"But she was much more than that. She read books to me. When I was playing Little League she would go out and catch ball with me. She was never, ever afraid to discipline me or spank me. She expected the absolute best out of me, perhaps, and I am sure, even more than she did her own children."
"One day, when I was about 12 or 13 I was leaving for school. As I was walking out the door she turned to kiss me goodbye. And for some reason, I turned my head. She stopped me and she looked into my eyes with a look that absolutely burns in my memory right now and she said, "You didn't kiss me because I am black." At that instant, I knew that she was right."
"I denied it. I made some lame excuse about it. But I was forced at that age to confront a small dark part of myself. I don't even know where it came from. This lady, who was devoting her whole life to me and my brother and sister, who loved me unconditionally, who had changed my diapers and fed me, and who was truly my second mother, that somehow she wasn't worthy of a goodbye kiss simply because of the color of her skin."
"Hate is all around us. It takes shape and form in ways that are somehow so small that we don't even recognize them to begin with, until they somehow become acceptable to us."
"I have lived with the shame and memory of my betrayal of Mary Ward's love for me. I pledged to myself then and I re-pledged to myself the day I buried her that never, ever again would I look in the mirror and know that I had kept silent, and let hate or prejudice or indifference negatively impact a person's life, even if I didn't know them."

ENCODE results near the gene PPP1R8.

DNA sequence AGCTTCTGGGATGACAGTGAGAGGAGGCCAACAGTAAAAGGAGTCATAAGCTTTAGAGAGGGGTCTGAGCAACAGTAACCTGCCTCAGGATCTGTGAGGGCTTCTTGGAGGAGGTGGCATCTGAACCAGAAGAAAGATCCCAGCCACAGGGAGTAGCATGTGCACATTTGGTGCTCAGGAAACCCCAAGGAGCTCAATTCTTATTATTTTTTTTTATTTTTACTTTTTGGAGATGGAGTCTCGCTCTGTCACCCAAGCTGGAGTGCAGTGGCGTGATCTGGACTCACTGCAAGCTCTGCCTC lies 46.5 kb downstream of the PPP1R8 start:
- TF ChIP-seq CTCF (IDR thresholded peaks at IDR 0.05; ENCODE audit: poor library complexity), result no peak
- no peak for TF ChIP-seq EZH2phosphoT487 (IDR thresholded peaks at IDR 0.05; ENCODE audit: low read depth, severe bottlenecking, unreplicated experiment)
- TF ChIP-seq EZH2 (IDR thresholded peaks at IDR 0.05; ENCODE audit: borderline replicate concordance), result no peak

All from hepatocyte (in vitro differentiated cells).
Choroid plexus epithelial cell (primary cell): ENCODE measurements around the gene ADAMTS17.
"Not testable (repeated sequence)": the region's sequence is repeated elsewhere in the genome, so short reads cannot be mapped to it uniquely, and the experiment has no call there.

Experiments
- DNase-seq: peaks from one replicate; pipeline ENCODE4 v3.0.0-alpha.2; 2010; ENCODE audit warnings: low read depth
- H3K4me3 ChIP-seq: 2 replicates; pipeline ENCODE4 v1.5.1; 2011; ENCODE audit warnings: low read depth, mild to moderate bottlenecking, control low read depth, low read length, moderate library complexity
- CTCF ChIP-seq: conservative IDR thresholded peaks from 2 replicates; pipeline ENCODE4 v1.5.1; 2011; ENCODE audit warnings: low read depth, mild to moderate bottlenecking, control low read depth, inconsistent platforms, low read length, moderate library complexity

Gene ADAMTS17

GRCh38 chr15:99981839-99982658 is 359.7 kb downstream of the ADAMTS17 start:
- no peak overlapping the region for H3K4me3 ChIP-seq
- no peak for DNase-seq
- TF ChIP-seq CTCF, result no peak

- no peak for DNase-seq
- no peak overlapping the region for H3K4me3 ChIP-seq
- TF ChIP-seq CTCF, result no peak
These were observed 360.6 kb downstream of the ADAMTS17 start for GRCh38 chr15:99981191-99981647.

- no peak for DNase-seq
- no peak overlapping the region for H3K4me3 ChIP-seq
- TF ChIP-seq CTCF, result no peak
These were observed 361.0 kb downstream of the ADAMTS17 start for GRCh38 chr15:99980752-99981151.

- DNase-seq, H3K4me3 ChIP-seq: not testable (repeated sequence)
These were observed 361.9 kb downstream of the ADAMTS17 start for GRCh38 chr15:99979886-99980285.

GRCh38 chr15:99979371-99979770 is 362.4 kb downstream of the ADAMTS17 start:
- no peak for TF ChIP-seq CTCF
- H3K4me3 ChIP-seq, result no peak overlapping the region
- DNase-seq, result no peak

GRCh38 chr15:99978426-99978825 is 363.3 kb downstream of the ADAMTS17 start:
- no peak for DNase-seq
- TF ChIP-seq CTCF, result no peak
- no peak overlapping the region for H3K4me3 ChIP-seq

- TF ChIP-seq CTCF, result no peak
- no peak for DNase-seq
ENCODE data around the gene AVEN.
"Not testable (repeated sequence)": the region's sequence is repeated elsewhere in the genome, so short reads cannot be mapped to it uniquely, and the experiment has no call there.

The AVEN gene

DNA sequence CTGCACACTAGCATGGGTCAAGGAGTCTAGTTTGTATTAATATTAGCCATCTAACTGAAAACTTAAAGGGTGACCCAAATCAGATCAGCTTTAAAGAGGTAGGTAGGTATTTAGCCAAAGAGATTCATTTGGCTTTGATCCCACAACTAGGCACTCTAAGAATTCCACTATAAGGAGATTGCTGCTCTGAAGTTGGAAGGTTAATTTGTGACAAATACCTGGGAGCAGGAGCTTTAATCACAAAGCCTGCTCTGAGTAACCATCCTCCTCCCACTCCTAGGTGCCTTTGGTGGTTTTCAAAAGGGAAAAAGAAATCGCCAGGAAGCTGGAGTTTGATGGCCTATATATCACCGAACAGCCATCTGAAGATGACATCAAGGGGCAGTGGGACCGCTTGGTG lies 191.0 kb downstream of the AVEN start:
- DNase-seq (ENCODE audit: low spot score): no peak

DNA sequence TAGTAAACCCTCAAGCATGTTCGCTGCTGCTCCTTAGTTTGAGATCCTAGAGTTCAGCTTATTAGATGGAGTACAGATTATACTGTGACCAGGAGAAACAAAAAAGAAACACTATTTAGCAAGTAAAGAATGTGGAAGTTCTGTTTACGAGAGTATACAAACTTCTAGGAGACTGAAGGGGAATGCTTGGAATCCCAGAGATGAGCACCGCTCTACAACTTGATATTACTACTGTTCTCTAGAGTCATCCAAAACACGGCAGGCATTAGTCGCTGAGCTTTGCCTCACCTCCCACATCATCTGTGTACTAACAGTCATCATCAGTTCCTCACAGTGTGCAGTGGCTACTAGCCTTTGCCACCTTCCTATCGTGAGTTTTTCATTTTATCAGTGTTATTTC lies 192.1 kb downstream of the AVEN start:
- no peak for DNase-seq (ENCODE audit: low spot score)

"Likewise, my wife and I promised to each other on the day that our oldest daughter was born that we would raise our children to be tolerant. That we would raise them to accept diversity and to celebrate it. In our home, someone's difference would never be a reason for injustice."
"Hate crimes are about sending a message. The cross that was burned in a black person's yard not so many years ago was a message to black people."
"The gay person that is bashed walking down the sidewalk in midtown is a message to gay people."
"And the Jews that have endured thousands of years of persecution were all being sent messages over and over again."
"I would say to you that now is our turn to send a message. I am not a lawyer, I don't know how difficult it would be to prosecute this or even care. I don't really care that anyone is ever prosecuted under this bill."
"But I do care that we take this moment in time, in history, to say that we are going to send a message."
I believe that we must send a message to people that are filled with hate in this world, that Georgia has no room for hatred within its borders. It is a message that we can send to the people of this state, but it is also a message that you have to send to yourself."
Before Dan Ponder spoke, the Georgia House of Representatives was so divided that all that could be expected was a shelving of the hate crime legislation.
Yet, "when Rep. Ponder finished he received thunderous ovation from both sides of the political aisle, black and white lawmakers alike. The Georgia House then reversed itself and passed the hate crimes bill." by an overwhelming majority.
(Albert Hunt, "A Courageous Profile," Politics and People, The Wall Street Journal, May 8, 2003, p. A19)
As part of your experience here at The University of Akron, you have met people from diverse backgrounds, races and nationalities -- some quite different from your own.
As you now go forward, I hope that you will sustain the relationships you have made and that you will broaden your horizons still some more.
Indeed, It is my fervent hope that you, too, like Georgia's Dan Ponder, will have the courage of your convictions, and that you will find solutions to problems through shared knowledge and an understanding of others.